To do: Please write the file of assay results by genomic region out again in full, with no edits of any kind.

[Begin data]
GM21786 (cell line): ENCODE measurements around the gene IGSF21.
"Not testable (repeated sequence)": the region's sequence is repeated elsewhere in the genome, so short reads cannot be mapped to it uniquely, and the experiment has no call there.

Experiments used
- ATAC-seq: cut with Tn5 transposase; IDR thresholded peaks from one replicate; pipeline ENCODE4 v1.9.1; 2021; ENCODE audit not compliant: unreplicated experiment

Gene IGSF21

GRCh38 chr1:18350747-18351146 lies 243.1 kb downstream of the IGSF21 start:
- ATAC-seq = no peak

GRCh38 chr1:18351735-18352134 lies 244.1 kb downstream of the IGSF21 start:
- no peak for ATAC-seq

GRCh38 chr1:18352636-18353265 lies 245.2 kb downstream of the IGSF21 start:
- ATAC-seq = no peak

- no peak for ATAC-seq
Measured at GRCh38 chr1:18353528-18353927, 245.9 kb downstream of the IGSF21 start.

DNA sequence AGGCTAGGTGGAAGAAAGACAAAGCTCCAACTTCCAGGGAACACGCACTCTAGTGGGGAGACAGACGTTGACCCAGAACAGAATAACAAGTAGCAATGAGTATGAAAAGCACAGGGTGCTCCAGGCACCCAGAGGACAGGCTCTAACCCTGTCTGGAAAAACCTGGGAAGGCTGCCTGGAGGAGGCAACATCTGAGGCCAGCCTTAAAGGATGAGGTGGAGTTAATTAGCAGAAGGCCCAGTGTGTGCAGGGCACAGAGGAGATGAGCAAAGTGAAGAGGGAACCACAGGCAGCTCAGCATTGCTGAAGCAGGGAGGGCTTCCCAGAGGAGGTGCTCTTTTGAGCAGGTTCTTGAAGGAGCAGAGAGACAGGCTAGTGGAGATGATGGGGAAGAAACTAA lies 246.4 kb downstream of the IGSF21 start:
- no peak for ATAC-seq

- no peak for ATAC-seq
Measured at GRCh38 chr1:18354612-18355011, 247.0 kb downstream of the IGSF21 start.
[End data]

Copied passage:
GM21786 (cell line): ENCODE measurements around the gene IGSF21.
"Not testable (repeated sequence)": the region's sequence is repeated elsewhere in the genome, so short reads cannot be mapped to it uniquely, and the experiment has no call there.

Experiments used
- ATAC-seq: cut with Tn5 transposase; IDR thresholded peaks from one replicate; pipeline ENCODE4 v1.9.1; 2021; ENCODE audit not compliant: unreplicated experiment

Gene IGSF21

GRCh38 chr1:18350747-18351146 lies 243.1 kb downstream of the IGSF21 start:
- ATAC-seq = no peak

GRCh38 chr1:18351735-18352134 lies 244.1 kb downstream of the IGSF21 start:
- no peak for ATAC-seq

GRCh38 chr1:18352636-18353265 lies 245.2 kb downstream of the IGSF21 start:
- ATAC-seq = no peak

- no peak for ATAC-seq
Measured at GRCh38 chr1:18353528-18353927, 245.9 kb downstream of the IGSF21 start.

DNA sequence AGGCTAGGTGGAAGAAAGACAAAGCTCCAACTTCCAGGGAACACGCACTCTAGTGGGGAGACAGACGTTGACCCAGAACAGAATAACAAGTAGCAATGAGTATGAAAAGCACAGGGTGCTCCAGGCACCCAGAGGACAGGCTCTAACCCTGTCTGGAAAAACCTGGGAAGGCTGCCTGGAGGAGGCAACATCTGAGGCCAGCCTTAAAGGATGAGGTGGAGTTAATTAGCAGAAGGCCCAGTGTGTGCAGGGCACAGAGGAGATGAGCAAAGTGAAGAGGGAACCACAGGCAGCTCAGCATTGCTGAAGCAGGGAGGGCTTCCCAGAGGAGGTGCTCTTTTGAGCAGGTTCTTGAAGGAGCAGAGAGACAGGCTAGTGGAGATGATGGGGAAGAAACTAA lies 246.4 kb downstream of the IGSF21 start:
- no peak for ATAC-seq

- no peak for ATAC-seq
Measured at GRCh38 chr1:18354612-18355011, 247.0 kb downstream of the IGSF21 start.